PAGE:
Box art for Cirque du Freak: The Vampire's Assistant

Cirque du Freak: The Vampire's Assistant

action & adventure, children & family, sci-fi & fantasy


Drawn to the magical world of the Cirque, a 16-year-old boy trades in his ordinary life to become an immortal vampire in this amazing adventure co-starring John C. Reilly and Salma Hayek.

Rotten Tomatoes® scores

  • Critic Score
    38%
  • Audience Score
    42%

common sense

PAUSE for kids age 12
Consumerism
0 out of 5
Drinking, drugs, & smoking
1 out of 5
Language
3 out of 5
Positive messages
2 out of 5
Positive role models
1 out of 5
Sex
2 out of 5
Violence
3 out of 5

Teen vampire flick is scarier, edgier than the book series.

what parents need to know

Parents need to know that amped-up violence and language make The Vampire's Assistant movie too mature for younger tween fans of the Cirque du Freak books it's based on. There are several disturbing scenes of vampires stabbing, punching, kicking, and otherwise wiping the floor with each other (although none of it gets particularly gory), along with potentially disturbing images of circus "freaks" and fairly regular use of words like "s--t," "a--hole," and the like. Although the sexuality is on the mild side (especially for a vampire tale), there are a few kisses and a brief glimpse of the protagonist about to suck blood from a willing love interest.

what families can talk about

  • Families can talk about how this vampire thriller differs from other vampire-themed movies and shows. How are the vampires depicted? Why are vampires so popular?
  • Why do you think the movie amped up the level of language and violence compared to the books? Can you think of other movies that are "heavier" than the books they're based on?
  • How are Darren and Steve examples of "foils"? What kind of person do they each represent? Kids: Name other famous literary foils (here's one to start you off: Twilight's Edward and Jacob).

movie reviews from Rotten Tomatoes®

Top Critic Reviews

Rotten: Tests its viewers' patience even as it strives to build their loyalty.

- A.O. Scott, New York Times, Friday, October 23, 2009

Rotten: Harry Potter needn't call time out on his Quidditch game, and Edward Cullen can stick to his beauty rest.

- Adam Graham, Detroit News, Friday, October 23, 2009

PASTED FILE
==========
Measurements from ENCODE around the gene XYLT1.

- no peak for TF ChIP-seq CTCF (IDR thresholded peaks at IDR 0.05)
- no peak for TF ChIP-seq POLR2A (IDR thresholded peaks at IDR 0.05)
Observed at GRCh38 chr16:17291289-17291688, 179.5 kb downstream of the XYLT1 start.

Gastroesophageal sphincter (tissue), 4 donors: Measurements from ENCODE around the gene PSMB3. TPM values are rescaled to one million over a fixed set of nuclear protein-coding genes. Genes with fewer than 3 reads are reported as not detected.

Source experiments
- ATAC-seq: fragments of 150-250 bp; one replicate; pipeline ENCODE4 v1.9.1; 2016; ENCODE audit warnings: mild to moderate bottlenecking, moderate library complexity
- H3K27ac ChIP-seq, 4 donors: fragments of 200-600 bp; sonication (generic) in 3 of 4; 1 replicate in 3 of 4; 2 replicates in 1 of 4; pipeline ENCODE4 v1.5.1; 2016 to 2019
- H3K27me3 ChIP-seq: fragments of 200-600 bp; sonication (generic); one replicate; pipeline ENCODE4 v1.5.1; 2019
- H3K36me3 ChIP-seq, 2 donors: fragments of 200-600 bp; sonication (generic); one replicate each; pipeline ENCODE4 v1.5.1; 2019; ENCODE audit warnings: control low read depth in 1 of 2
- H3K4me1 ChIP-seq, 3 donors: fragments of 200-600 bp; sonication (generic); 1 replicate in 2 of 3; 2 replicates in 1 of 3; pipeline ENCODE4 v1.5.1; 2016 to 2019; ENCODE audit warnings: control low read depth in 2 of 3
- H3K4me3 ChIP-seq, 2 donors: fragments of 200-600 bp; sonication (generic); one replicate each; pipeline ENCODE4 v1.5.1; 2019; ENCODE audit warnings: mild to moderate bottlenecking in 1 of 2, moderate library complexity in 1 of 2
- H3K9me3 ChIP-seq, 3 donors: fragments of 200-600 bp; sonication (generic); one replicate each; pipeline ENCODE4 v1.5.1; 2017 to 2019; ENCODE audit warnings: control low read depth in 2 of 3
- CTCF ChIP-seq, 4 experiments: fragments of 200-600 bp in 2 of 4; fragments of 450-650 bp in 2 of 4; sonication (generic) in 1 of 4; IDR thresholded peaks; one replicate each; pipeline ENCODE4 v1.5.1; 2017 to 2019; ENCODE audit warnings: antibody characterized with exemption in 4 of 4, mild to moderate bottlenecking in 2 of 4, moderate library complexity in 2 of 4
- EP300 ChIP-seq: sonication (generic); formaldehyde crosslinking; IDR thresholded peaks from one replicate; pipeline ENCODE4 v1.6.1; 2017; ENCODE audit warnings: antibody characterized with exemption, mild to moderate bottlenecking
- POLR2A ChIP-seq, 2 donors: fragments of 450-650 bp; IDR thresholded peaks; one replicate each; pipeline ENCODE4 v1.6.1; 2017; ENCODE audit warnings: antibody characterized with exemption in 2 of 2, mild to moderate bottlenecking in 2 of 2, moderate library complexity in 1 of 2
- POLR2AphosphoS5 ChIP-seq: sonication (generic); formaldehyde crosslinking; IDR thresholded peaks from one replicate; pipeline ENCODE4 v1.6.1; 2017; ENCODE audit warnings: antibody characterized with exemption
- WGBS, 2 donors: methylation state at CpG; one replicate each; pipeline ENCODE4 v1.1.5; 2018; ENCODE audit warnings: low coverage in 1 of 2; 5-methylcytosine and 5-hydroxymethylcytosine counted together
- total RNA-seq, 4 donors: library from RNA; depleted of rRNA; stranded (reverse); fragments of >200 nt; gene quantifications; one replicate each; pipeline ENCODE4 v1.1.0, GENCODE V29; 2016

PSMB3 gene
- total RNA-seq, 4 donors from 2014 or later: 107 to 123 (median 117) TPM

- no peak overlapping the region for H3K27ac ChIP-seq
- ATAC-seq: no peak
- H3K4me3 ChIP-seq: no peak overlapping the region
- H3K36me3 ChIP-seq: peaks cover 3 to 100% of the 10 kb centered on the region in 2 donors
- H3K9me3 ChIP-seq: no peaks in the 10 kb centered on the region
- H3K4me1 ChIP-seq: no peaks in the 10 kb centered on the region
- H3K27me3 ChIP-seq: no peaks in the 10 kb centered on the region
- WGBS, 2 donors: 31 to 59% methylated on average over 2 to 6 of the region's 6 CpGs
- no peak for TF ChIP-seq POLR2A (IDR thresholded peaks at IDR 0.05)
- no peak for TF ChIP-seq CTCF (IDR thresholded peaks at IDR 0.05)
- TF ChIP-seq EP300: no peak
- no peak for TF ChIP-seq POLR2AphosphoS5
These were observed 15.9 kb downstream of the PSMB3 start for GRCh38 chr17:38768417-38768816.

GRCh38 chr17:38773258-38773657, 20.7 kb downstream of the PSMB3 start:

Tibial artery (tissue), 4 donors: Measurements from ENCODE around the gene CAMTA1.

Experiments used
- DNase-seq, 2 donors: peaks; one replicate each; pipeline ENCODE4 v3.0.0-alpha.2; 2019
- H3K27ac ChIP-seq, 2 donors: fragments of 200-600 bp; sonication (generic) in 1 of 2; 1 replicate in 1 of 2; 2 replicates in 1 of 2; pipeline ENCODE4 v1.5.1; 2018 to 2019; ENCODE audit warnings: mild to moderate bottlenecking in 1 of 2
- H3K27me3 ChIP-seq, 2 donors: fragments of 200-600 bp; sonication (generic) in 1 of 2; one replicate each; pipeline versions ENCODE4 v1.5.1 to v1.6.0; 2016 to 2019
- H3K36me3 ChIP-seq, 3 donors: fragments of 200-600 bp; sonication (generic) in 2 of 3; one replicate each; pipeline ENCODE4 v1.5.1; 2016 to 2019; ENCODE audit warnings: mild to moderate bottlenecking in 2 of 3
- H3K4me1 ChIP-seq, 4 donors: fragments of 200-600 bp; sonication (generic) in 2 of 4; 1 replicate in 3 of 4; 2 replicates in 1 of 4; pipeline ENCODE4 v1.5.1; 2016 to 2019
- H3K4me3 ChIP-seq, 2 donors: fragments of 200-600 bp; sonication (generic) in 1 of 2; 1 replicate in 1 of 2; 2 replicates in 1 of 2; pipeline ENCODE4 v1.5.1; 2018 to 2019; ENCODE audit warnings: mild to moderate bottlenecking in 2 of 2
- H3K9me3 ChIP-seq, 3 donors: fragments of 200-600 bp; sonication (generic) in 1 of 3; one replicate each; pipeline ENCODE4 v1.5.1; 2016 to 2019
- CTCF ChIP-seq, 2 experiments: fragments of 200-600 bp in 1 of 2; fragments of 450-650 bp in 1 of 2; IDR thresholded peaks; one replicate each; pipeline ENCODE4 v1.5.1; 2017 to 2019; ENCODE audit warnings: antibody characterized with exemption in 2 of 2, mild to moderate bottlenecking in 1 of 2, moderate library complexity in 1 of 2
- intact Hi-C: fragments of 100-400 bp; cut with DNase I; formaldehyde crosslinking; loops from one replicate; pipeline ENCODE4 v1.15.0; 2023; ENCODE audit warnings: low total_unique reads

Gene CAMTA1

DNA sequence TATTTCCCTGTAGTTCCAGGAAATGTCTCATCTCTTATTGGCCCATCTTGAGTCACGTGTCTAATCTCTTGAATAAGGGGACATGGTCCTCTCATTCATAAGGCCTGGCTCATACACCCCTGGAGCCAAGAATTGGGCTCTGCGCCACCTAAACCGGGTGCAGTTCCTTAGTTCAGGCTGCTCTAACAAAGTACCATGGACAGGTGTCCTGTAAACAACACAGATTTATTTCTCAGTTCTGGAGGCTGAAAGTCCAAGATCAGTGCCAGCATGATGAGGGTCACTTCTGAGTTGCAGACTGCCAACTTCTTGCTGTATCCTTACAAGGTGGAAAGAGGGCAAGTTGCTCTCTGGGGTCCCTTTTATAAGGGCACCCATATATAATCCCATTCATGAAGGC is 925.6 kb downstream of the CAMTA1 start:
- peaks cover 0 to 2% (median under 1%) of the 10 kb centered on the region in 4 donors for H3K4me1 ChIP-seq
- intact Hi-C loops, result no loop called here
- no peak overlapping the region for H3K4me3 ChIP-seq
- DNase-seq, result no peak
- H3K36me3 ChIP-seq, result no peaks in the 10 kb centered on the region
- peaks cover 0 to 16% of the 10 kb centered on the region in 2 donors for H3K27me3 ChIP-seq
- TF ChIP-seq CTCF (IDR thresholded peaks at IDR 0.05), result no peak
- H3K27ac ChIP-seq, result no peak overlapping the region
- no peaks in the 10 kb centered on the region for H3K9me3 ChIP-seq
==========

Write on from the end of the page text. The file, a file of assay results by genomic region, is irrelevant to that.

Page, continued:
Fresh: Mixing horror and comedy while minimizing the gore, writer-director Paul Weitz serves up a witty adventure fantasy with a tasty dollop of schadenfreude.

- Andrea Gronvall, Chicago Reader, Friday, October 23, 2009

Audience Reviews

2 stars

Did not hold my attention. No real shock there - me and my great love of kids movies. In all fairness, has a decent cast, and I did at least get more than halfway through it before becoming brain numbingly bored. I suppose it is okay for a kid's movie, and if you like them, you may even enjoy this. But personally, didn't do a lot for me. Anything with a stupid CG spider running around is not exactly thrilling viewing. As for those claiming it is better than Twilight... as if.

- romy861, Saturday, November 13, 2010

3 stars

This wasn't a great movie but I had fun. B

- bbbbbbbbbbbbbbbbbbbb1, Saturday, November 27, 2010

2 stars

It's hard to know what to make of this movie. The story moves forward, sure, but it seems to spend too much time showing you things that aren't important. Yup, here are all the freaks, each unique and laid out end-to-end. Why aren't we seeing what the main character's friend is doing all this time, if he's such a vital character to the grand scheme of things in the supernatural world? It sure as hell would have made the end make more sense.I get the feeling that everything would come together when you watch this and its inevitable sequals all together, but until those movies come out, this saga is going to feel incomplete. Granted, all the characters in the circus are cool looking and fairly engaging (I especially liked the snake boy, who's really laid back and takes to calamity rather casually), but I get the feeling that this film focus entirely on the wrong ones. Not enough time is devoted to the villains and thier motivations, and it really didn't matter to me who won in the end. But an aside: guys, do you really expect me to believe that in a fight between Dewey Cox and The Punisher, that The Punisher would lose? Cam-aaaaahn! Another thing that struck me was how dark this is for a children's film. It's full of swearing and flippant violence, and the two main characters' families get thrown away just a little too easily. I look forward to seeing this story get fleshed out and completed, but I resent being made to wait for that to happen. You're supposed to get it all done in a single film.

- MidnightMadwoman, Wednesday, July 14, 2010